This article does not cite any sources. (December 2010) (Learn how and when to remove this template message)
|Author||Jorge Luis Borges|
|Original title||"El Zahir"|
|Genre(s)||Fantasy, short story|
"The Zahir" (original Spanish title: "El Zahir") is a short story by the Argentine writer and poet Jorge Luis Borges. It is one of the stories in the book The Aleph and Other Stories, first published in 1949, and revised by the author in 1974.
Zahir is a person or an object that has the power to create an obsession in everyone who sees it, so that the affected person perceives less and less of reality and more and more of the Zahir, at first only while asleep, then at all times.
In the story, a fictionalized version of Borges gets the Zahir in his change after paying for a drink in the form of a 20 cents coin. Borges then tells the reader about a train of thought focused on famous coins throughout history and legend, and the fact that a coin symbolizes our free will, since it can be turned into anything. These feverish thoughts keep him awake for a while. The next day, Borges decides to lose the coin. He goes to a faraway neighbourhood in Buenos Aires, while he carefully avoids looking at the street names and numbers, and manages to get rid of the Zahir by paying for another drink in an anonymous bar.
The writer is unable to forget the coin, which he gradually becomes more obsessed with. He tries to look for a cure, and after some research, he finds a book that explains the history behind the Zahir, and that it manifested previously as a tiger, an astrolabe, the bottom of a well, and a vein in a marble column in a mosque. According to the myth, everything on earth has the propensity to be a Zahir, but "the Almighty does not allow more than one thing at a time to be it, since one alone can seduce multitudes."
Borges tells us that soon he will be unable to perceive external reality, and he will have to be dressed and fed; but then he reflects that this fate does not worry him, since he will be oblivious to it. In idealistic philosophy, "to live and to dream are synonymous," and he will simply pass "from a very complex dream to a very simple dream." In a mixture of despair and resignation, he wonders:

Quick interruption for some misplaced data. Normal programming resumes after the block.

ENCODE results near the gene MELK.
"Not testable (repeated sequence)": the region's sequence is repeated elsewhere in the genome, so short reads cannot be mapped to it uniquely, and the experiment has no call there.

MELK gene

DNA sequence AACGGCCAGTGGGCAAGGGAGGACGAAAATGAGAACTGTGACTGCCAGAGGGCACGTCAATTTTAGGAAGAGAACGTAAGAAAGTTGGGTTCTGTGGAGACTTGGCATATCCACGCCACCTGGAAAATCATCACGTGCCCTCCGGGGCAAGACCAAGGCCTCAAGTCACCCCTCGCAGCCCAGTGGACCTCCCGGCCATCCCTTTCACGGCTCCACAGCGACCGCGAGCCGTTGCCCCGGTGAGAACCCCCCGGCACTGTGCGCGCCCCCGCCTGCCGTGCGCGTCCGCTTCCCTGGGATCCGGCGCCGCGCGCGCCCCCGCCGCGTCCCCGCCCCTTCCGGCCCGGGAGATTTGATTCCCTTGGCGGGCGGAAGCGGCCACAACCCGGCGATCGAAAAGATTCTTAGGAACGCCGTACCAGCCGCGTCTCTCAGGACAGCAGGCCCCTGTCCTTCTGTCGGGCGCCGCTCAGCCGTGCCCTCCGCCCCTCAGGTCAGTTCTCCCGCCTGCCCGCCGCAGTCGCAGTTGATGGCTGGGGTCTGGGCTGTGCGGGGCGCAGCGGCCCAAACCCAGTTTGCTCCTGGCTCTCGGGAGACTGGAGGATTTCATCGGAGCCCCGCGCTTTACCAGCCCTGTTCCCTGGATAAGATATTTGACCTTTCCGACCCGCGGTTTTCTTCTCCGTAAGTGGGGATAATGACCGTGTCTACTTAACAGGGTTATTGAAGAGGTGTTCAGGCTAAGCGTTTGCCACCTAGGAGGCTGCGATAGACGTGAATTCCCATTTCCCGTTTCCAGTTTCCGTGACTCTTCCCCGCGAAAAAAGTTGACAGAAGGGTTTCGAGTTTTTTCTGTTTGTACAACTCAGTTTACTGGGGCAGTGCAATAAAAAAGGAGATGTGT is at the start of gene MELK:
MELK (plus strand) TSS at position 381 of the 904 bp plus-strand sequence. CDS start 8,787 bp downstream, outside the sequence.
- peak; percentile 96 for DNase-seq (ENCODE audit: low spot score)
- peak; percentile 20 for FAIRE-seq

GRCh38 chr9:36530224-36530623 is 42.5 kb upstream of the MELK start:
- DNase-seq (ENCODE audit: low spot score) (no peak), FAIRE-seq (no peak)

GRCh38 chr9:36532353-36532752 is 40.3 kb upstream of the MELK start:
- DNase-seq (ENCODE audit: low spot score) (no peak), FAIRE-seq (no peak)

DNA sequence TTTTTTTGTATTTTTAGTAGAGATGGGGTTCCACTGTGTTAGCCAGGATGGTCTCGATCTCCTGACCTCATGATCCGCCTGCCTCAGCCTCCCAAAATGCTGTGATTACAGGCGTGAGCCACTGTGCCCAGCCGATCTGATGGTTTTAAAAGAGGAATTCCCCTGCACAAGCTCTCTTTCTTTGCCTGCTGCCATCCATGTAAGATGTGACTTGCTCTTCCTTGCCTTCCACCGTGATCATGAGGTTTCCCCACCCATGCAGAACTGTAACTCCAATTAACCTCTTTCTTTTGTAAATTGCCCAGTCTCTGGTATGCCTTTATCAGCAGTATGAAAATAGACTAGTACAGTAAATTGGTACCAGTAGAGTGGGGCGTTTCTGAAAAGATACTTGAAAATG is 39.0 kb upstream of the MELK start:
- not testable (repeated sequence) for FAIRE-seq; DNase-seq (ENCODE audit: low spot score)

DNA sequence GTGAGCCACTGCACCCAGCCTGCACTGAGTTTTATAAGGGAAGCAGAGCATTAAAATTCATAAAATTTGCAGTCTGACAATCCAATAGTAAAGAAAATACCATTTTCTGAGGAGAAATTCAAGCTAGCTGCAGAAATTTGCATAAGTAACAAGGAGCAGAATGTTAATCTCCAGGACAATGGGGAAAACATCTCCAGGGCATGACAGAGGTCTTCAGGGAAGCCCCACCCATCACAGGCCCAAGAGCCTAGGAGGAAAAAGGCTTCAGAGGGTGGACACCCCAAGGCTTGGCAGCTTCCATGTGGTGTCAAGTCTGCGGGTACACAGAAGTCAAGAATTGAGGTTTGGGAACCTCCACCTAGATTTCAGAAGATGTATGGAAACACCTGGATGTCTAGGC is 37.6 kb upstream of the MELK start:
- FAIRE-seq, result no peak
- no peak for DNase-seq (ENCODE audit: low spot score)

Others will dream that I am mad, and I [will dream] of the Zahir. When all men on earth think day and night of the Zahir, which one will be a dream and which a reality, the earth or the Zahir?
Other works of the same title
- "The Zahir" is in many ways the opposite of "The Aleph", the subject of another Borges short story also published in the same short story collection. Whereas viewing the Aleph causes the observer to see all things, viewing the Zahir causes the observer eventually to see nothing but it.
- This is one of many Borges stories that manifests the author's obsession with tigers. (The story mentions a man afflicted by the Zahir who sees only tigers.)
- Borges touches upon the concept of the Zahir in his short story "Deutsches Requiem", also published in 1949. In that story, Borges wrote: "I had come to understand many years before that there is nothing on earth that does not contain the seed of a possible Hell; a face, a word, a compass, a cigarette advertisement, are capable of driving a person mad if he is unable to forget them." Both stories also contain similar passages about a piece of art containing tigers.